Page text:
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mosquito sitting on the leaf

Knowledge is your first layer of protection

It can be a chore at times to keep mosquitos at bay. Luckily, dispelling the myths that surround them is much easier. If you’re in parts of the country dealing with the aftermath of the recent hurricanes, then you’re likely to be aware of the measures being taken to curb the mosquito population. Post-hurricane is a boom time for our least favorite insects, so before the next one blows by let’s sort out the truths from the tales.

Is repellent the only option?

It can be frustrating to be bitten when some other people never seem to be troubled, but you can limit your chances of attracting unwanted attention in ways aside from sprays and creams. Avoiding excessive swatting motions is a good way to keep a low profile. A mosquito’s vision will get a sharper fix on your location the more you move.

Excessive physical activity will also increase your body heat which, you guessed it, only makes you more visible. If you really wanted to make yourself less attractive to mosquitos, you’d have to stop breathing! As this study shows, the CO2 we humans breathe out can also be used by the little pests to home in on us.

The study also demonstrates how their vision can be attracted to high-contrast shades. So, if you’re bright in a dark place or dark in a bright place, you could be in line for a bite. Of course, the less skin you have exposed, the better.

All mosquitoes drink human blood

Actually, only the females do. The amino acids, iron, and protein in the blood help them produce their eggs and nourish their young. They don’t take much (typically only around 3 milligrams) but it’s enough to be a real annoyance. Both males and females enjoy plant or fruit nectar and sap for their actual sustenance. Not all of them drink human blood, either. Most species feed on reptiles, birds and smaller mammals. The largest species (rightly named the Elephant Mosquito) doesn’t require the blood of any kind … which is definitely a good thing!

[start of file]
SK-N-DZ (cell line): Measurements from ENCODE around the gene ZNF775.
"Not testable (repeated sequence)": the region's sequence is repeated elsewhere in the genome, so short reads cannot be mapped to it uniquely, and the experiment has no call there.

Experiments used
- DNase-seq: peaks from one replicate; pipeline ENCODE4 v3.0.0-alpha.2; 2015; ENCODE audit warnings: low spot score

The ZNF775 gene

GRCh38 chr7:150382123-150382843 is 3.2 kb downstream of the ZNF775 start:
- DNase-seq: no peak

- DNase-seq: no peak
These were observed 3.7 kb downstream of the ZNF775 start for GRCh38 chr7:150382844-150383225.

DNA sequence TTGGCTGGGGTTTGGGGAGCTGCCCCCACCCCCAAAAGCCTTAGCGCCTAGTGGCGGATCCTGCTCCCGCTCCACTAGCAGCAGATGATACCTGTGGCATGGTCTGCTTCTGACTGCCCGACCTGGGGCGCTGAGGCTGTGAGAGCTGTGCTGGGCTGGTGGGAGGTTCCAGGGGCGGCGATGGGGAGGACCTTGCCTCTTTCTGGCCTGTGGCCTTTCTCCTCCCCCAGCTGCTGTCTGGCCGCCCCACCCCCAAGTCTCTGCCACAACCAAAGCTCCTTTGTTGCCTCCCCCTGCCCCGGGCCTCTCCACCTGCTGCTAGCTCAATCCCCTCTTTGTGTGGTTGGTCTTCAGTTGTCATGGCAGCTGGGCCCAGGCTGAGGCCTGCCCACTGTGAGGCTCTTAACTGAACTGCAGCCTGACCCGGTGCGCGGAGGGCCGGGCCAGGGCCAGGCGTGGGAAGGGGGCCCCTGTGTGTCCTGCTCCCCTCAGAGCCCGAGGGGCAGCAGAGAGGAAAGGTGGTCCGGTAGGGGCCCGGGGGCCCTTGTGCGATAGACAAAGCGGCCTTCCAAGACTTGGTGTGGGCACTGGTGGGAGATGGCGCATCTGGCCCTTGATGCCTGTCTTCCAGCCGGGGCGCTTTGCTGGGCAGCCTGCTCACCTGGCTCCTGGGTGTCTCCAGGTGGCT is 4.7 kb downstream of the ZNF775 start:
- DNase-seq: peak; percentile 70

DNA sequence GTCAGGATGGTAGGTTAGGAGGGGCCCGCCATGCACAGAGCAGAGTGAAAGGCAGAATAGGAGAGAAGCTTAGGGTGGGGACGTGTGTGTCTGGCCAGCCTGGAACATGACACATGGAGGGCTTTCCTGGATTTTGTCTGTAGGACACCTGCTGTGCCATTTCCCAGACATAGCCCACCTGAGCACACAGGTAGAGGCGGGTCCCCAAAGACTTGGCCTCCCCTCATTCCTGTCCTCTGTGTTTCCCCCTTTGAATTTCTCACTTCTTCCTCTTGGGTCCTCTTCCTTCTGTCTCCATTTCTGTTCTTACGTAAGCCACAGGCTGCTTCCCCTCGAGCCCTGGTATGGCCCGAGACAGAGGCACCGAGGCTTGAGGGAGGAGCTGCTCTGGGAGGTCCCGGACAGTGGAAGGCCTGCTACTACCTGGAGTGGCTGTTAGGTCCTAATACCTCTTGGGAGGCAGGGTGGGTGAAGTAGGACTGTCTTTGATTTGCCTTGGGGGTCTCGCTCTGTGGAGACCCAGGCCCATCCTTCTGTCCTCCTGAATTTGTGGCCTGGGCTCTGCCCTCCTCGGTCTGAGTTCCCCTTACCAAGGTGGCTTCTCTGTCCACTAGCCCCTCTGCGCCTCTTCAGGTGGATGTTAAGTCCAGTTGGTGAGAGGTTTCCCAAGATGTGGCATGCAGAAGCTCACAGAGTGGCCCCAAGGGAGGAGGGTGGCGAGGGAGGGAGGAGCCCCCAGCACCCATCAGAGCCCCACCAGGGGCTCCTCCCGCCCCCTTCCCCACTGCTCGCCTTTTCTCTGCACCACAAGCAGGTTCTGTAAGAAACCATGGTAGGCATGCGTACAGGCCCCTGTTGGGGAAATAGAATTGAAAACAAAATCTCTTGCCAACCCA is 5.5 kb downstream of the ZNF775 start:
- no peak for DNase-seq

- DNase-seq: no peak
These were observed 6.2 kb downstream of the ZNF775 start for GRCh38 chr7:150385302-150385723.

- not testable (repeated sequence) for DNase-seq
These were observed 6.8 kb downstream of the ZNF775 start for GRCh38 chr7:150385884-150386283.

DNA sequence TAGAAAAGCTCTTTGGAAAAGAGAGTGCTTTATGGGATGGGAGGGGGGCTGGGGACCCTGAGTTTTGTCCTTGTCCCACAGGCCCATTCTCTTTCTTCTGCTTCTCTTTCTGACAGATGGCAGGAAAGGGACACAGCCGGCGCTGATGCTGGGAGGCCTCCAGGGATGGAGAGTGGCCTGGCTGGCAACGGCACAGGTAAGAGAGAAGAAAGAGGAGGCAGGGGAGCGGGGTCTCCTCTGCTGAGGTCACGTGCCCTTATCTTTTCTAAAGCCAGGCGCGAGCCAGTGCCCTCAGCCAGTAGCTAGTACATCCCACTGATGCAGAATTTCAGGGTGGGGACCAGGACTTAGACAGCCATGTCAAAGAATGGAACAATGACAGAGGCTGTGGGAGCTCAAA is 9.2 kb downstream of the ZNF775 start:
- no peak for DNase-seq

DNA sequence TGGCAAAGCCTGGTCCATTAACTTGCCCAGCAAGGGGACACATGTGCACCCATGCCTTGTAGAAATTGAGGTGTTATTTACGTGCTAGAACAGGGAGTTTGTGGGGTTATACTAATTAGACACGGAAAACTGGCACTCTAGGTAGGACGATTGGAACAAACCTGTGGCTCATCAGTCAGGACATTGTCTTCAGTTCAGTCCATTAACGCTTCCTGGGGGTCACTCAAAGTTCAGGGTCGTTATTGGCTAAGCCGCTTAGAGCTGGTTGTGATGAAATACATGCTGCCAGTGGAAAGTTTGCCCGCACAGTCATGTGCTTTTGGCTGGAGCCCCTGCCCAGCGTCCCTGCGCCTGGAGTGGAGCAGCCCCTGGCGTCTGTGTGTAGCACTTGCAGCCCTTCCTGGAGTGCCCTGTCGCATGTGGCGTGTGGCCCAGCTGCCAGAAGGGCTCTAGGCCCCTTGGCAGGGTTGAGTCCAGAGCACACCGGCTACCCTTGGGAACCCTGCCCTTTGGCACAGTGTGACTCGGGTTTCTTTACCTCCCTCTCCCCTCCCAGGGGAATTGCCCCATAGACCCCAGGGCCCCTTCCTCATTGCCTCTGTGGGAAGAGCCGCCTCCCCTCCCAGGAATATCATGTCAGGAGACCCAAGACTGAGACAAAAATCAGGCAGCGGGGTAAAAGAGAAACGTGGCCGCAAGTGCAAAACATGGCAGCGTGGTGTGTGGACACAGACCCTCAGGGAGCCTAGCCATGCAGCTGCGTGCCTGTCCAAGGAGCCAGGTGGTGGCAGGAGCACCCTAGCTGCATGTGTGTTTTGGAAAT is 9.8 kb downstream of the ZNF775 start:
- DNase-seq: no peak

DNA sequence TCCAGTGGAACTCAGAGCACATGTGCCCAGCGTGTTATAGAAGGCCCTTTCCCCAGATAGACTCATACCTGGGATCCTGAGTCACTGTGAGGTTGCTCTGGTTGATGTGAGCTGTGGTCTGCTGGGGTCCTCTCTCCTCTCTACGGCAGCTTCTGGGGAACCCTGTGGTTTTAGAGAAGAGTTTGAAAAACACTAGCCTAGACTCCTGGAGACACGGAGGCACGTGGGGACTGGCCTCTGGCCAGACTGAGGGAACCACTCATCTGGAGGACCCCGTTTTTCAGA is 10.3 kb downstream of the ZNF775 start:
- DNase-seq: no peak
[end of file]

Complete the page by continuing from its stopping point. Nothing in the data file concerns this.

They die during winter

Both true and false. While some species can’t handle the cold, others are able to enter a state of hibernation while surviving on fat stores that can last several months. These species typically choose the warmest possible place during winter to help them survive before waking up again when the climate heats up. However, even species who die off in cold weather can lay their eggs in freezing water before they die, preserving the young until the warmer weather rolls around.

Mosquitos are the deadliest creature on the planet

Sadly, this is true, even if it is only by proxy. Mosquitos carry and transmit the malaria parasite which affects around 250 million people a year and kills over a million (and a child every 30 seconds).

Standing water only makes things worse

Absolutely true. The female mosquito will take the opportunity to lay eggs in any still, standing water you may have sitting around. Your rain barrel, bird bath or paddling pool are prime egg-laying locations, so either empty them out or cover them up when not in use. It can take only an inch of water to provide a successful lay site.

They love the heat

Not really. While areas like sub-Saharan Africa and sub-tropical zones are quite literally hotbeds of mosquito activity, they will typically seek shade during the hottest part of the day. You’re more at risk of being bitten in the morning or evening. So, if you want to enjoy that walk or porch drink the height of the afternoon is the most favorable time to do it (although you may want to avoid beer. Sorry.)

As further proof they aren’t totally devoted to warm spots, Alaska has an estimated population of 17 trillion mosquitos.

Bug zappers work well in killing mosquitos

This is another myth. Due to how a mosquito’s eyes work, they’re not attracted to light or sound. So, a bright, motionless buzzing bug zapper will do little good in reducing their numbers. You may hear a zap every few seconds and presume it’s working, but the vast majority of those deaths are of other insects (many of which are beneficial creatures). If a mosquito meets its end in your bug zapper, it will be coincidence rather than cure.

So now I know everything, right?

Not quite! Mosquitos may have their place in the circle of life, but your backyard or business doesn’t have to be one of them. A high-quality misting system can quietly and effectively take care of the problem across a wide variety of locations. Installing one of these simple, automated repellent systems will handle a host of other airborne pests (spiders too) while returning full control and enjoyment of your home or workplace to you.

At Platinum Mosquito Protection, we’re specialists who are passionate about the comfort of our customers. Our insect-repelling solutions have been successful for 25 years and are perfect for domestic, commercial or equine protection. For more information on our low-vis, custom-designed technology, you can call us at 917 8876920. You can also fill out our contact form for a free on-site consultation.

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